Mirroring sunshine, trees with yellow flowers bring a glow to the garden from the top down. Yellow flowers, especially from blooming trees, bring joy to the garden.
Below, you will find trees with giant yellow flowers such as the Yellow Silk Floss Tree. For radiant glowing yellow color, trees with massive clusters of tiny yellow flowers make a huge impact too, like the Golden Raintree. The vibrancy and energy of yellow is so precious in spring-blooming trees. You will find favorite spring-blooming trees with yellow flowers below such as Cornelian Cherry and Tulip Tree. There are winter bloomers too, like Witch Hazel and some even bloom year-round including Sweet Acacia.
Enjoy finding out more about yellow-flowering trees on our list below.
- There is an incredibly surprising assortment of trees with yellow flowers.
- Of the many types of yellow-flowering trees, there is a great choice for every region.
- In the desert, some yellow-flowering trees thrive, while others may flourish in tropical environments.
- Some trees with yellow flowers are native to the USA, while others have origins from around the world.
- Yellow-flowering trees range in size, but on average, they are about 25 to 40 feet tall.
Sunny Yellow-Flowering Trees for Glowing Warmth in The Landscape
1. Tulip Tree (Liriodendron tulipifera)
One of North America’s largest native trees, the Tulip Tree bears magnificent flowers from May to June. The tulip-like blooms are bright yellow with an orange band at the base of each petal, making them even more striking.
Growing to heights of 60 to 90 feet with a spread of 30 to 50 feet, the Tulip Tree trunk may be 4 to 6 feet across. From the Magnolia family of plants, Tulip Tree’s native range spreads from Massachusetts to Wisconsin and south to Florida and Mississippi. Notably, this is the state tree for Indiana, Tennessee, and Kentucky. Found in USDA zones 4 to 9, this yellow-flowering tree makes an excellent shade tree, particularly in large landscapes.
While Tulip Trees attract birds and hummingbirds, they are also tolerant of heavy wet soils as well as deer and rabbits.
2. Linden Tree – American Basswood (Tilia americana)
American Basswood is also known as American Linden. A true North American native tree with fragrant yellow flowers in June. The showy flowers and subsequent pea-sized nutlets attract birds and butterflies and American Linden help support other wildlife as well.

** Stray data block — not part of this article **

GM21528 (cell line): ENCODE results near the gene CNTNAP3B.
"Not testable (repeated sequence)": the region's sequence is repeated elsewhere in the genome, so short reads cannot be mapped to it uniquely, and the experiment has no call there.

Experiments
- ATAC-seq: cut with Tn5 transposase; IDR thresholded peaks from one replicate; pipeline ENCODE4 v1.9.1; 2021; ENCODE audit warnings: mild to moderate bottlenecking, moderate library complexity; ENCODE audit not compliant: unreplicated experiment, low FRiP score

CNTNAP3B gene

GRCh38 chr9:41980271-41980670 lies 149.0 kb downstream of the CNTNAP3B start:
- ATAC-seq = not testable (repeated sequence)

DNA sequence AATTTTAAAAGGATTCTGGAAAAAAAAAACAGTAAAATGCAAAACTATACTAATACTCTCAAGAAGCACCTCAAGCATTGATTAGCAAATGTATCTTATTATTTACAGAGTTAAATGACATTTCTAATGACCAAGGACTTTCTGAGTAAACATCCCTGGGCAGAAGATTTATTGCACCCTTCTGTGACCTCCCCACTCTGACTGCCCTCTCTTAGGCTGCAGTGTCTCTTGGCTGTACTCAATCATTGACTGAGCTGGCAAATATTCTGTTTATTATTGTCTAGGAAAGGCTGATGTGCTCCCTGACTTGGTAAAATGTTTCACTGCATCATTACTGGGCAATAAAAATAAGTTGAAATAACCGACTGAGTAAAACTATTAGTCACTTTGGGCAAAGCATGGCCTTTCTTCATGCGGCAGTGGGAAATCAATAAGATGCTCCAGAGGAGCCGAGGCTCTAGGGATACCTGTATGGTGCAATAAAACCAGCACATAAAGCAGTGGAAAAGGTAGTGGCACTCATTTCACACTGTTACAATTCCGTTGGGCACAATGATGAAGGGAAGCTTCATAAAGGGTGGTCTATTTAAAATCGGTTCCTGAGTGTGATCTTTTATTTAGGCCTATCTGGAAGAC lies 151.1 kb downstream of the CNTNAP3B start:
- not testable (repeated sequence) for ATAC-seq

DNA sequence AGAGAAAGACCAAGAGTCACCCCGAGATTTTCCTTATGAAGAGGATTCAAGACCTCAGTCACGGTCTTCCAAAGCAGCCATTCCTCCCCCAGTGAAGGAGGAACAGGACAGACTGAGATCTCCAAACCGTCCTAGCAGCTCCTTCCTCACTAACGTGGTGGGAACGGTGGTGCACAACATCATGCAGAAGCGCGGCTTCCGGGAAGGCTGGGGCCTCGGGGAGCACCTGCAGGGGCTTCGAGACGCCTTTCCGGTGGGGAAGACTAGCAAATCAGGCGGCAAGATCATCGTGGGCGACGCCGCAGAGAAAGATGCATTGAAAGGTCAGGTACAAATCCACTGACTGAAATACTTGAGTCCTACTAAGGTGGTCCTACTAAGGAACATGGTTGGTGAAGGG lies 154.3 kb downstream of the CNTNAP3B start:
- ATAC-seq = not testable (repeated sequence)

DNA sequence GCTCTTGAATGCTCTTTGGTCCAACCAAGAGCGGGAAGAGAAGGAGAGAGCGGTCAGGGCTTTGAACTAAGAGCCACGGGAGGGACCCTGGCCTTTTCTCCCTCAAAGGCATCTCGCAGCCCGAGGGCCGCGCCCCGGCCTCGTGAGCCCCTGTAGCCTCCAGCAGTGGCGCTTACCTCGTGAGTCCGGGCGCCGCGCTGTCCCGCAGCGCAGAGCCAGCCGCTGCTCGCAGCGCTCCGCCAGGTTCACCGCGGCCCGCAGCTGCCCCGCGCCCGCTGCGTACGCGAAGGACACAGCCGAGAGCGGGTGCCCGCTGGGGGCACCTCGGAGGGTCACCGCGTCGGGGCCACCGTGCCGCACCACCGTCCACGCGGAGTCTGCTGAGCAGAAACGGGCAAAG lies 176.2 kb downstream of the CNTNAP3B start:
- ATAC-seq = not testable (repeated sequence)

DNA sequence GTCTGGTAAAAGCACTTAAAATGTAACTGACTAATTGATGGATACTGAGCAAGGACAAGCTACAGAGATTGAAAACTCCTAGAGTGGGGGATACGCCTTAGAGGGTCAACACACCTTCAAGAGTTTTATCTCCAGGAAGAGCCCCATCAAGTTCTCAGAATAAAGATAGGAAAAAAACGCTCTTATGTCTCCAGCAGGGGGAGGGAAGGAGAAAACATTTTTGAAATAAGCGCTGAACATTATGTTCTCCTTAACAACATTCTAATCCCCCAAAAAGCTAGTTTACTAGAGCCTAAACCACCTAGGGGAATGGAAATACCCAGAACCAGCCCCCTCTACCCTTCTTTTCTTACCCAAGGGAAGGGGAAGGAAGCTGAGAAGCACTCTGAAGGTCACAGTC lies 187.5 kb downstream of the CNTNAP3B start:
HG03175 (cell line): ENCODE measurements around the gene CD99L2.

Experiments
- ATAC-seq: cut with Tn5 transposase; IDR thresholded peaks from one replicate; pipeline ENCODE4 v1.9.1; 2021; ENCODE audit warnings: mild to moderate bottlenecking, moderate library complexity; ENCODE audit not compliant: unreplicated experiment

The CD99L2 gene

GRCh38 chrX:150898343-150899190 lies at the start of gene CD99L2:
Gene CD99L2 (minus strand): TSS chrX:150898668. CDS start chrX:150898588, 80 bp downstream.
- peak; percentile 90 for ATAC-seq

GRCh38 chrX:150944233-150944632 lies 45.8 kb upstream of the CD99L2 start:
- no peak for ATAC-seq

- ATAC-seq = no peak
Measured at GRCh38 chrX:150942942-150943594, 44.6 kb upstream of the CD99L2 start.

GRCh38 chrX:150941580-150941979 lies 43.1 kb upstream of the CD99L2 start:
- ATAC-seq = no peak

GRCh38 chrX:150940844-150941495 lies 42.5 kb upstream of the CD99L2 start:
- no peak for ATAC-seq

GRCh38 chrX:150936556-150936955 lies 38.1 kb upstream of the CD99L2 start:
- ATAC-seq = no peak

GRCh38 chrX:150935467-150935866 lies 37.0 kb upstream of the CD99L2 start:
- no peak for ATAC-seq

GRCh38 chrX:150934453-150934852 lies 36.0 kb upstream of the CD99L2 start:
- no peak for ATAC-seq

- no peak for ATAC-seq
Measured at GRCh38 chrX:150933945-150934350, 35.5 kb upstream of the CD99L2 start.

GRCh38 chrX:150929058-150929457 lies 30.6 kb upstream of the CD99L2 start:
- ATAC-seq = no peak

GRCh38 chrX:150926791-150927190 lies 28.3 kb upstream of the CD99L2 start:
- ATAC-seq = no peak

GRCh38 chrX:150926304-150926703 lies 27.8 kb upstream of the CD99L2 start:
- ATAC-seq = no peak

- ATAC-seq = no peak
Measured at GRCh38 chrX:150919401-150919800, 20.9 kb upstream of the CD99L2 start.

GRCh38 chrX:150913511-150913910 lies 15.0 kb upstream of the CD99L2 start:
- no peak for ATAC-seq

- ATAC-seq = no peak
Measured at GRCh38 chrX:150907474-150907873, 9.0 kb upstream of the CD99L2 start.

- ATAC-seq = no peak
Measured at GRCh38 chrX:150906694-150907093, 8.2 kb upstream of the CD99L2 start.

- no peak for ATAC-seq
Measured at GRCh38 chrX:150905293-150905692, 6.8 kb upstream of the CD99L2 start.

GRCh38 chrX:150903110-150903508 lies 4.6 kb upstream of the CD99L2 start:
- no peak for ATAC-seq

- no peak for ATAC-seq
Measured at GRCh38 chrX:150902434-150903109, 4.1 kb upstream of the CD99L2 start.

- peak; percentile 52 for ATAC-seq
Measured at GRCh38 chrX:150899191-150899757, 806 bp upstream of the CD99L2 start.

Very cold hardy, this yellow-flowering tree is hardy in USDA zones 2 to 8 and makes a wonderful flowering shade tree.
Found in rich woodlands and along streams, American Basswood. Its native range is from southern Canada through to Oklahoma, Tennessee, and North Carolina. It is used in conservation projects, riparian plantings, and makes an excellent windbreak.
3. Cornelian Cherry (Cornus mas)
Cornelian Cherry is a dogwood species with clusters of bright yellow flowers that burst from the branches in early spring, even before the leaves appear. Not only do Cornelian Cherry have gorgeous blossoms to help shake off the winter blues, but it also has interesting exfoliating bark throughout winter.
In summer, the dark green, glossy leaves are the perfect backdrop for the deep red, oval fruits that have excellent wildlife value for birds and squirrels. The fruit is edible for people too and has been cultivated as a fruit crop for centuries.
A European native plant, this small tree has been introduced in the USA. It grows up to 25 feet tall and 20 feet wide. This early bloomer is long living and provides four seasons of interest.
4. Yellow Tabebuia / Golden Trumpet (Handroanthus chrysotrichus)
The trumpet-shaped flowers emerge in spring during a brief time where the tree loses its 4-inch, palmate, silver-colored leaves.
Individually, the flowers are spectacular, but flowers are produced in large groups or clusters. These flower clusters, bold against the bear branches, can be up to 8 inches long. Each tubular flower becomes a long, furry golden-red, interesting seedpod shortly after flowering.
A fast-growing tree, Golden Trumpet reaches 25 to 35 feet tall and wide. A fantastic specimen or street tree, this yellow-flowering tree is known for its drought tolerance, once established.
5. Yellow Bird Magnolia (Magnolia ‘Yellow Bird’)
From creamed butter to electric gold, Magnolia trees come in an exceptional range of yellow flowers. Our pick is the Yellow Bird Magnolia for its pale-yellow flowers in spring. The showy flowers are stunning with a delightful fragrance. Before the leaves emerge, large yellow cup-shaped flowers are held on top of the branches. The large leaves that follow are dark green and pointed. They turn copper to bronze in fall. Early fall, the Yellow Bird Magnolia tree displays its fruit of attractive pink pods.